Top 3 Billing Errors for Hospitals

Top 3 Billing Errors for Hospitals

The Office of Inspector General (OIG) is recommending Rush University Medical Center, Chicago, Ill., refund $10.2 million in Medicare overpayments based on an audit sample of 120 inpatient and outpatient claims. Rush allegedly did not fully comply with Medicare billing requirements for 57 of the claims, resulting in overpayments of $814,150 for the audit period (2014-2015).

The OIG review focused on the risk areas that have been identified during prior reviews at other hospitals:

  • Inpatient rehabilitation claims
  • Inpatient claims billed with high-severity-level diagnosis-related group (DRG) codes
  • Outpatient claims billed with modifier 59

Incorrectly Billed Inpatient Rehabilitation Facility Services

The Medicare Benefit Policy Manual states that the inpatient rehabilitation facility (IRF) benefit is designed to provide intensive rehabilitation therapy in a resource intensive inpatient hospital environment for patients who, due to the complexity of their nursing, medical management, and rehabilitation needs, require and can reasonably be expected to benefit from an inpatient stay and an interdisciplinary team approach to the delivery of rehabilitation care (Pub. 100-02, chapter 1, section 110-110.1).

For IRF care to be considered reasonable and necessary, the documentation in the patient’s IRF medical record must demonstrate a reasonable expectation that, at the time of admission to the IRF, the patient:

(1) required the active and ongoing therapeutic intervention of multiple therapy disciplines;
(2) generally required an intensive rehabilitation therapy program;
(3) actively participated in, and benefited significantly from, the intensive rehabilitation therapy program;
(4) required physician supervision by a rehabilitation physician; and
(5) required an intensive and coordinated interdisciplinary approach to providing rehabilitation (Pub. 100-02, chapter 1, section 110.2).

A primary distinction between the IRF environment and other rehabilitation settings is the intensity of rehabilitation therapy services provided in an IRF. The information in the patient’s IRF medical record must document a reasonable expectation that, at the time of admission to the IRF, the patient generally required the intensive rehabilitation therapy services that are uniquely provided in IRFs (Pub. 100-02, chapter 1, section 110.2.2).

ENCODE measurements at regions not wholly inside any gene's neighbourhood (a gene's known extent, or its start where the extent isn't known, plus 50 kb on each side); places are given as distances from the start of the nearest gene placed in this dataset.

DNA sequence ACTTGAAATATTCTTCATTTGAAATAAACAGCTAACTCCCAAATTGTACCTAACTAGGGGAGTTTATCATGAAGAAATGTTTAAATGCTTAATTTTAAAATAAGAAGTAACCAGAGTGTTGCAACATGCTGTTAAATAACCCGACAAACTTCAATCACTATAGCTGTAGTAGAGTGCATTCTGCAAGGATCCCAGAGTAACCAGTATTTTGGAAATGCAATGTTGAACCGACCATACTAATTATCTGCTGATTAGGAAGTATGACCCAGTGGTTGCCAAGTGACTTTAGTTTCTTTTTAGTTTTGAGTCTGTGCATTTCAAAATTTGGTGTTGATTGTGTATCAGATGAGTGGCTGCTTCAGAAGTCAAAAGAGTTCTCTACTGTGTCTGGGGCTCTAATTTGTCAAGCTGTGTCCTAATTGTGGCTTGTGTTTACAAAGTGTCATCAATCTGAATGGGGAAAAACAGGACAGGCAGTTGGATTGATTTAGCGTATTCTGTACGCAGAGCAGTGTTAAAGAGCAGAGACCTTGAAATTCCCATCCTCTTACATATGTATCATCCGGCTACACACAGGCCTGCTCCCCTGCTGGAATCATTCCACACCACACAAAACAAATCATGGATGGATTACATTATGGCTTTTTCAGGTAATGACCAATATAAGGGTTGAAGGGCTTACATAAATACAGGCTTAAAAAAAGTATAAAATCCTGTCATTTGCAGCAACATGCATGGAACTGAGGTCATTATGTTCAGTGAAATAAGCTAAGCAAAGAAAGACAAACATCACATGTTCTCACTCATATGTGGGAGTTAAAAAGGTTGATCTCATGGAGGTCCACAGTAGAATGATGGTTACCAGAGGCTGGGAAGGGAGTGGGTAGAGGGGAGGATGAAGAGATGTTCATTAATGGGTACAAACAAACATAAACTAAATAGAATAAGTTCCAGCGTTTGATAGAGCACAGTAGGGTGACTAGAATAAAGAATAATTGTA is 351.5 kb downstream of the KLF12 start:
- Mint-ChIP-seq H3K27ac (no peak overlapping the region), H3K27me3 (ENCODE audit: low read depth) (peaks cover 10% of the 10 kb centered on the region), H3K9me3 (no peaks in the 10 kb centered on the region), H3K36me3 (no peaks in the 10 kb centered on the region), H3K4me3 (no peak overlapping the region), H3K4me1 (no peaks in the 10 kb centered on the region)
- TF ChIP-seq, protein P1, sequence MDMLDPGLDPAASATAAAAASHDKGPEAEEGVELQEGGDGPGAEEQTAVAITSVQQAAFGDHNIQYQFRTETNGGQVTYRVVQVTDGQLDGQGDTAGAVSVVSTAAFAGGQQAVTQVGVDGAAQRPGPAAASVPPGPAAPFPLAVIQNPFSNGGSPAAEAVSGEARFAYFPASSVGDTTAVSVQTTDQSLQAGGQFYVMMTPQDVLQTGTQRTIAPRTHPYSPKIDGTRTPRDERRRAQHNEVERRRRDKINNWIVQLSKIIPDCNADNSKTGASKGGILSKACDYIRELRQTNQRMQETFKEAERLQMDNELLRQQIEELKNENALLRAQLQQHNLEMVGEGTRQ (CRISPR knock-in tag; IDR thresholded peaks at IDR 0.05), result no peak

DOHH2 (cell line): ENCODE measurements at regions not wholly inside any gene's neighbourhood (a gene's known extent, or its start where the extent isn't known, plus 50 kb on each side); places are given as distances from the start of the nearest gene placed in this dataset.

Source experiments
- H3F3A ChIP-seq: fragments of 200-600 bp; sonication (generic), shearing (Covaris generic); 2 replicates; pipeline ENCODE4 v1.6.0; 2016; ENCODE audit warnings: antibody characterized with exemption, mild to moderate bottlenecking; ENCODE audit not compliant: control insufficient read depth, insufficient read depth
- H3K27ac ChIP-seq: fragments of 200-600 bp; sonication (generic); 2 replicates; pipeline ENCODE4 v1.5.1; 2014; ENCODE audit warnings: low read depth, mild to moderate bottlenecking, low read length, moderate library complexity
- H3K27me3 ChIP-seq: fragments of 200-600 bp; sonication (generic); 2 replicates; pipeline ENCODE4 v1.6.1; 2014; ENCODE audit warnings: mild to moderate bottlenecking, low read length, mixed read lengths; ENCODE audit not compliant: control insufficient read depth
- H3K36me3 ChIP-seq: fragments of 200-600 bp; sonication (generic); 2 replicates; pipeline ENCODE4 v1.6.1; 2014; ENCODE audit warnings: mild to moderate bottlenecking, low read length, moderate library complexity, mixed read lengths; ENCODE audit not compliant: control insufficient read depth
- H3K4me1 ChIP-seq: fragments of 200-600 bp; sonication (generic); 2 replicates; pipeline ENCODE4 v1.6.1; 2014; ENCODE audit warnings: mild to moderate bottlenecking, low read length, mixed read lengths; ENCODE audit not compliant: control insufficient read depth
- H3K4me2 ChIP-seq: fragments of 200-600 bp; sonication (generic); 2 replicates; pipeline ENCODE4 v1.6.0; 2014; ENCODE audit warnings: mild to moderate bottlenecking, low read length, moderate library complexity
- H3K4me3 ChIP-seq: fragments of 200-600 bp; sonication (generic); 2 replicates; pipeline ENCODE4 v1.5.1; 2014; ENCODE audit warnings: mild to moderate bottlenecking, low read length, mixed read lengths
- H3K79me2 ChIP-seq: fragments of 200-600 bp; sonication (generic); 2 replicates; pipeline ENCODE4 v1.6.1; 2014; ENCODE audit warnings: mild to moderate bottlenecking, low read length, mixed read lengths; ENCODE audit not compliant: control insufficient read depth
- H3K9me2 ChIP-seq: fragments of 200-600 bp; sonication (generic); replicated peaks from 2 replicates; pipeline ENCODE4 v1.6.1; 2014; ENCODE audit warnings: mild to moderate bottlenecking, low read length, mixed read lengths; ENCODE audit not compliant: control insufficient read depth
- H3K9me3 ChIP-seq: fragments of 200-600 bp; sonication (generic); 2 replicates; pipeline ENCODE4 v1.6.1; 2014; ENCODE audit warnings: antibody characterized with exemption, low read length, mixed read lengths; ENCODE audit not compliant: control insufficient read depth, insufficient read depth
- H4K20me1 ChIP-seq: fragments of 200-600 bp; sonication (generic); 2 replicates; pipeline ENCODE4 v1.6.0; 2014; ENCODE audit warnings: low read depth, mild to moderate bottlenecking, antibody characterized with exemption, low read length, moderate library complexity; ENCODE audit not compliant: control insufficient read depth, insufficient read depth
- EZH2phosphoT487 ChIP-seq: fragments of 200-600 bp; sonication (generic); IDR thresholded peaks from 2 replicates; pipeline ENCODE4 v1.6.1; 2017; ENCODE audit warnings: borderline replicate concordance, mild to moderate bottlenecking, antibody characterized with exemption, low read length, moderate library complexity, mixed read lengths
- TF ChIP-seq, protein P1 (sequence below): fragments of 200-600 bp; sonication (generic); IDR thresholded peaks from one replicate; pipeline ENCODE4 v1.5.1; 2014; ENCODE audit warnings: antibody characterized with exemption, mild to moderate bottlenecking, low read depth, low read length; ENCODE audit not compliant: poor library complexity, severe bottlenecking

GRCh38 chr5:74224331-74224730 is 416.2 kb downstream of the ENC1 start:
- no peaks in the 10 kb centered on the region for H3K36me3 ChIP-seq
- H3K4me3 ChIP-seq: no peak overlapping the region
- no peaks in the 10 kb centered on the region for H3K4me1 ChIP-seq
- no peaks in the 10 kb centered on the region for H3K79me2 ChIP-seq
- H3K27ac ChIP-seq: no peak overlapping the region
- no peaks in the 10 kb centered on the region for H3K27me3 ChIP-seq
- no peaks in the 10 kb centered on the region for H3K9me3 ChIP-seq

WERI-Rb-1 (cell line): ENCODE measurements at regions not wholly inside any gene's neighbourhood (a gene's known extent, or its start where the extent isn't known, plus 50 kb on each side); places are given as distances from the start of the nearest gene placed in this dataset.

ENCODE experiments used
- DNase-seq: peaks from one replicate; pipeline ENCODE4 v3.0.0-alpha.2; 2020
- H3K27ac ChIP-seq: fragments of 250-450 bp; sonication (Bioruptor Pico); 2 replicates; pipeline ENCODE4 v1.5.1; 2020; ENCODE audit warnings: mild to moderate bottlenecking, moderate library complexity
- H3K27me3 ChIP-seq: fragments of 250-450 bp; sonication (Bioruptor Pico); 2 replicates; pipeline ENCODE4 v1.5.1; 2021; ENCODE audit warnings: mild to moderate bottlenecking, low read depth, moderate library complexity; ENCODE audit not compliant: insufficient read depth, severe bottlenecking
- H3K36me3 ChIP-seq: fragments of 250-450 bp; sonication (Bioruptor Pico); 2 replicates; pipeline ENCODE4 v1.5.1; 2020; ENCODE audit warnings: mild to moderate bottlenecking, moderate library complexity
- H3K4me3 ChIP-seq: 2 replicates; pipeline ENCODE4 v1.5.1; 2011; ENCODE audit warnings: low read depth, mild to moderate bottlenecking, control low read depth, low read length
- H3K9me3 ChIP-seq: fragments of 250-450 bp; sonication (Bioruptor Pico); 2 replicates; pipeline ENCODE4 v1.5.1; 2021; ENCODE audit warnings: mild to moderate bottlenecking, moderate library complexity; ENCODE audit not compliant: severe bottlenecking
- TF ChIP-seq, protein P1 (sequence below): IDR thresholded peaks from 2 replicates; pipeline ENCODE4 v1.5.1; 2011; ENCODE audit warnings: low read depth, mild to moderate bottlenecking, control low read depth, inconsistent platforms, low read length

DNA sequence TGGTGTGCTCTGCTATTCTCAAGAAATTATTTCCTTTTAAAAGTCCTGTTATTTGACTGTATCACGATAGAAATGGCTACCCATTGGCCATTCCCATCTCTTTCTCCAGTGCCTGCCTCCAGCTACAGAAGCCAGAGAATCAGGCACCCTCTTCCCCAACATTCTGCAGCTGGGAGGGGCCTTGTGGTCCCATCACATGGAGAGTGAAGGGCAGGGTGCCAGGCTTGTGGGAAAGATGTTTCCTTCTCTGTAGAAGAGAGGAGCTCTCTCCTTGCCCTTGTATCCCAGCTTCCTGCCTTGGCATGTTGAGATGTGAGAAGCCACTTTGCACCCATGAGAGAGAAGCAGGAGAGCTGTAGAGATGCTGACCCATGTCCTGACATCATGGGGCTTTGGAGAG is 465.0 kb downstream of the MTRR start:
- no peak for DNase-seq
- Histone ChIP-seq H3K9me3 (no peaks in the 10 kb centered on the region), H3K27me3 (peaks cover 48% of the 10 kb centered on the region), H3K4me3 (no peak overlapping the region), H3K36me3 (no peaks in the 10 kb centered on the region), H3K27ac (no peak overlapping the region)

For 46 of the sampled inpatient claims, Rush allegedly incorrectly billed Medicare Part A for beneficiary stays that did not meet Medicare criteria for the higher acute inpatient rehabilitation level of care.

Incorrectly Billed DRG Codes

For five of the sampled inpatient claims, Rush allegedly billed Medicare with an incorrect DRG code.

Insufficiently Documented Services

For four of the 30 sampled outpatient claims, Rush allegedly incorrectly billed Medicare for services that were not supported in the medical record. Rush stated that two of these errors occurred because of user error.

Incorrectly Billed Outpatient Services With Modifier 59

The Manual states: “The ‘-59’ modifier is used to indicate a distinct procedural service…. This may represent a different session or patient encounter, different procedure or surgery, different site, or organ system, separate incision/excision, or separate injury (or area of injury in extensive injuries)” (chapter 23, section 20.9.1.1).

For two of the 30 sampled outpatient claims, Rush allegedly incorrectly billed Medicare for procedure codes, appended with modifier 59, that were already included in the payments for other services billed on the same claim or that did not require modifier 59. Rush stated that these errors occurred because of user error.

For the most part, Rush disagreed with the OIG’s findings and recommendations.

Source:

Certified Inpatient Coder CIC

Medicare Compliance Review of Rush University Medical Center (A-05-16-00062), November 2017

Renee Dustman
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Renee Dustman

Executive Editor at AAPC
Renee Dustman, BS, AAPC MACRA Proficient, is an executive editor at AAPC. She holds a Bachelor of Science degree in Media Communications - Journalism. Renee has more than 20 years experience in print production and content management. Follow her on Twitter @dustman_aapc.
Renee Dustman
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About Has 633 Posts

Renee Dustman, BS, AAPC MACRA Proficient, is an executive editor at AAPC. She holds a Bachelor of Science degree in Media Communications - Journalism. Renee has more than 20 years experience in print production and content management. Follow her on Twitter @dustman_aapc.

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